### Special Relativity 2: Spacetime

Topics

### Recap: Lorentz transformations

Let us recap the Lorentz transformation that we derived in the introductory article.

Consider two inertial systems $S$ and $S'$ moving with relative speed $v$ along the parallel axes $x$ and $x'$. The Lorentz transformation relates the coordinates $(x, t)$ in $S$ to $(x', t')$ in $S'$: $$\begin{align} c t' & = \gamma \left( c t - \frac{v}{c} x \right) \\ \tag{1} x' & = \gamma \left( - \frac{v}{c} c t + x \right) \end{align}$$

The inverse transformation is obtained by solving for $ct', x'$ or more easily by subtituting $-v$ for $v$: $$\begin{align} c t & = \gamma \left( c t' + \frac{v}{c} x' \right) \\ \tag{2} x & = \gamma \left( \frac{v}{c} c t' + x' \right) \end{align}$$

### Spacetime Diagrams

Spacetime diagrams, developed by the German mathematician Hermann Minkowski (1864 - 1909), are very useful to illustrate the physics of relativity. In a fixed inertial frame $S$, we draw one direction of space $x$ along the horizontal axis and the scaled time $c t$ on the vertical axis.

/physics/en/special-relativity/img/spacetime/The spacetime diagrams illustrate the movement along one direction - the x-axis. In the diagram above the light rays that travel "horizonatlly" along the x-axis in a space-diagram travel along "diagonal" trajectories in the spacetime diagram because also the time axis is represented.

A particle moving with velocity $u$ along the x-axis traces out a curve called a worldline in the spacetime. The slope is greater than 45°: $$ \tan(\beta) = \frac{ct}{ut} = \frac{c}{u} \gt 1 $$

Points in the spacetime are called events. Their coordinates are $(ct, x)$, respectively $(ct, x, y, z)$.

We can also draw the axes corresponding to an inertial frame $S'$ moving with relative velocity $v$ with respect to $S$ (blue axes):

We also included a system $S''$ moving with velocity $-v$ with respect to $S$ (magenta color).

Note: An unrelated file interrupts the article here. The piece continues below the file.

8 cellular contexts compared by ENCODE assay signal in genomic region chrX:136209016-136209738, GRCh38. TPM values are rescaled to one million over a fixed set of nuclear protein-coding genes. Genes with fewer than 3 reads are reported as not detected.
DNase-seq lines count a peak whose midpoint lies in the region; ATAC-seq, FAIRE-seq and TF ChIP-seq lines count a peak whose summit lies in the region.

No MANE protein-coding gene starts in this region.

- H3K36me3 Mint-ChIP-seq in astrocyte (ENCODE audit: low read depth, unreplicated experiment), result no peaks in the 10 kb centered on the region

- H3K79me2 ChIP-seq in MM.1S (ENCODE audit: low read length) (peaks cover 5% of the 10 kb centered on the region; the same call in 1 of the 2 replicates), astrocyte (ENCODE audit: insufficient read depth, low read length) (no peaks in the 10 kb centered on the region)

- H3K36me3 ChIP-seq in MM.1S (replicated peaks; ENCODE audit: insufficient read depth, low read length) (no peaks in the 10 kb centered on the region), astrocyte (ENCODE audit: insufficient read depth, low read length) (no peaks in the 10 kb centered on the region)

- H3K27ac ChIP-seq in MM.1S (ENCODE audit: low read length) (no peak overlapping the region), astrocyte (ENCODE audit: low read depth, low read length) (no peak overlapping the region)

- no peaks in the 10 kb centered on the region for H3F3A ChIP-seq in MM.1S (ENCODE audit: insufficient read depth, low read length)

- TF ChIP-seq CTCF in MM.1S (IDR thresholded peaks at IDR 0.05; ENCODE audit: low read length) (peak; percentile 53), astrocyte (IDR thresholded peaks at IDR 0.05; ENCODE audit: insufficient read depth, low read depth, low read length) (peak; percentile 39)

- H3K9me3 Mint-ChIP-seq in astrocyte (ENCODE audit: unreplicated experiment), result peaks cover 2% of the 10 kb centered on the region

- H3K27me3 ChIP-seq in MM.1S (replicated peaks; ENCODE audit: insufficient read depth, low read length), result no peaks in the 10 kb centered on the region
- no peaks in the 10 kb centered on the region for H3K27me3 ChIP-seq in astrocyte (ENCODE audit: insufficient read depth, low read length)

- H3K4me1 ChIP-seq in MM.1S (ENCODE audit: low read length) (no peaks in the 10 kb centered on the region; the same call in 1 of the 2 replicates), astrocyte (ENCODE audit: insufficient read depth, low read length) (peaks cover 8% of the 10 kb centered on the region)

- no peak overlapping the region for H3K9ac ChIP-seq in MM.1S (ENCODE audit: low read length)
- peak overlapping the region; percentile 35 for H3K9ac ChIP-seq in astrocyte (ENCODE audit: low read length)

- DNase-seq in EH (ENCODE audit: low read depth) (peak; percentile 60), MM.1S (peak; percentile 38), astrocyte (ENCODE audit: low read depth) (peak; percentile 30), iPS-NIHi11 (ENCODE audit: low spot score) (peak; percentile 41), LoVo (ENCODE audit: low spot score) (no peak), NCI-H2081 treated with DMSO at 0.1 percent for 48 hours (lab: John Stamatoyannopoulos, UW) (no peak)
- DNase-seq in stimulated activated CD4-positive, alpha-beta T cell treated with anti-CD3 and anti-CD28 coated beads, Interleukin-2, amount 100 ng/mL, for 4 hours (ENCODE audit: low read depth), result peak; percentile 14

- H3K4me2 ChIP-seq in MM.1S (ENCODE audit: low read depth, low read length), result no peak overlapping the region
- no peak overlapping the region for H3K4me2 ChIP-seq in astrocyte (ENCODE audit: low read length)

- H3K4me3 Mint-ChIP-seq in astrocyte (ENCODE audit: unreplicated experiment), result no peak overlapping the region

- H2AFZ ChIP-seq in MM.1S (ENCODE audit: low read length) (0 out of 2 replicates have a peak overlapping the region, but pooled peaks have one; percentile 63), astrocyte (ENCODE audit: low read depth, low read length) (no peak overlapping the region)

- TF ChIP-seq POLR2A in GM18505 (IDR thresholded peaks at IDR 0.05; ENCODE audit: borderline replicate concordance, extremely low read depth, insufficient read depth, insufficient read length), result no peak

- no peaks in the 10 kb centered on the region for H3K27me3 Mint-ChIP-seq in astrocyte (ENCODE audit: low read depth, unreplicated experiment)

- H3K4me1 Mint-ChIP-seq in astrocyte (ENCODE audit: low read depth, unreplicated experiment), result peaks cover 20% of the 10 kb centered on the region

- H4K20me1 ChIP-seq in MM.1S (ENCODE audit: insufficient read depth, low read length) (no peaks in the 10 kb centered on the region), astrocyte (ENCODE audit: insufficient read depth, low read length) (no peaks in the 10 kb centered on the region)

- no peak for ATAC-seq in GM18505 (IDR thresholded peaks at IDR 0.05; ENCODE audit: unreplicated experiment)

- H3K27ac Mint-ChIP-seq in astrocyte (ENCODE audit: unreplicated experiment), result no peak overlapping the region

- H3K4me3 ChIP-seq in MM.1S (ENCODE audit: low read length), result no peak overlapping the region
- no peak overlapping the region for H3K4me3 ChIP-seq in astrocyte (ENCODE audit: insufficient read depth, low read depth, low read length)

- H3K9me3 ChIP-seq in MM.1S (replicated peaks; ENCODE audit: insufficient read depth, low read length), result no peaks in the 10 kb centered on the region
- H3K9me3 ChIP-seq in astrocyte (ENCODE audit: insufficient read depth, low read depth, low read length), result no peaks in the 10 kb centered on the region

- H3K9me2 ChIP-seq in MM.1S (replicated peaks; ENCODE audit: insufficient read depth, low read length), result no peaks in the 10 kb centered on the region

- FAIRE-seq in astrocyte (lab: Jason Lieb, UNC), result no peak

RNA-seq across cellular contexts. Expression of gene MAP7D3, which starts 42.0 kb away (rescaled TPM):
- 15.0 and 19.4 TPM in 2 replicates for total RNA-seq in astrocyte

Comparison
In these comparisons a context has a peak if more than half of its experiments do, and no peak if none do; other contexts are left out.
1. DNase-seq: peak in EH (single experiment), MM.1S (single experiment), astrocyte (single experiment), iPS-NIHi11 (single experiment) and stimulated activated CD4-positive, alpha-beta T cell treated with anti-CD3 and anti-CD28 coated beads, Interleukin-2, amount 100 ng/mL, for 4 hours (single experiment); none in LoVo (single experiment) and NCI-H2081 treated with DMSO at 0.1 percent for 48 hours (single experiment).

The ct'-axis corresponds to $x' = 0$ and is given by $x = v t$, i.e. $$ ct' \; \text{axis:} \quad ct = \frac{c}{v} x $$ The x'-axis corresponds to $t' = 0$ and is given by $ct = (v/c) x$ (from Lorentz transformation), i.e. $$ x' \; \text{axis:} \quad ct = \frac{v}{c} x $$ It follows that the axes of $S'$ drawn in $S$ are symmetric about the light ray at 45°, i.e. the drawn angles $\alpha$ are really equal, and given by: $$ \tan(\alpha) = \frac{v}{c} \tag{3} $$ Using simple trigonometric identities we obtain a formula for $\cos \alpha$ that we will need later: $$ \cos(\alpha) = \sqrt{\frac{1}{1 + v^2/c^2} } \tag{4} $$

Furthermore, it can also be easily shown using the Lorentz transformation that lines with constant $ct'$ values are parallel to the x'-axis and lines with constant $x'$ values are parallel to the ct'-axis: $$\begin{align} \text{constant } ct': \quad ct & = \frac{v}{c} x + const \\ \text{constant } x': \quad ct & = \frac{c}{v} x + const \end{align}$$

Frame $S'$ drawn in $S$ appears as a skewed coordinate system.

A point in the spacetime is called an event. The event P is represented by $(cT, X)$ in $S$ frame and by $(cT', X')$ in $S'$ frame. The primed and unprimed coordinates are related by the Lorentz transformation.

The diagram shows nicely the relativity of simultaneity. The events A and P happen simultaneusly in $S$ because they have the same $ct = cT$ coordinate. However, A happens after P in $S'$ because its $ct'$ coordinate (the red-line projection) is greater than $cT'$. On the other hand, B and P happen simultaneusly in $S'$ because they have the same $ct' = cT'$ coordinate. B happens before P in $S$ because its $ct$ coordinate is smaller than $cT$. The temporal ordering of events can even be reversed in a moving system. The event D happens before P in $S$ but after P in $S'$.

I will mostly considered only spacetimes with one time axis and one space axis. These are refered as (1+1)-dimensional spacetimes. Notice that the time dimension is kept separately from the space dimension. The general spacetime has (1+3) dimensions.

### Distance - the Invariant Interval

In frame $S$, two events $P_1 = (ct_1, x_1)$ and $P_2 = (ct_2, x_2)$
are separated by $\Delta t = t_1 - t_2$ in time and $\Delta x = x_1 - x_2$ in space.
The *invariant interval* $\Delta s^2$ as a measure of the distance between these two
points:
$$
\Delta s^2 = c^2 \Delta t^2 - \Delta x^2 \tag{5}
$$
In 3D geometrical space we would have
$$
\Delta s^2 = c^2 \Delta t^2 - ( \Delta x^2 + \Delta y^2 + \Delta z^2 )
$$
The significance of the invariant interval is that it is equal in
all reference frames
as can easily be verified using the Lorentz transformation.
The invariant interval serves as a distance measure in the space-time.
Notice, however, that it can be negative.
Two events whose separation is $\Delta s^2 \gt 0$ are said to be *timelike* separated.
They are closer together in space than they are in time.
Events whose separation is $\Delta s^2 \lt 0$ are said to be *spacelike* separated.
Events with $\Delta s^2 = 0$ are said to be *lightlike* separated.

### Causality

We have seen that simultaneity is relative and temporal ordering of events can differ
for different observers dependent on their velocities. This behaviour
can be illustrated and explained by meens of the *light cone*.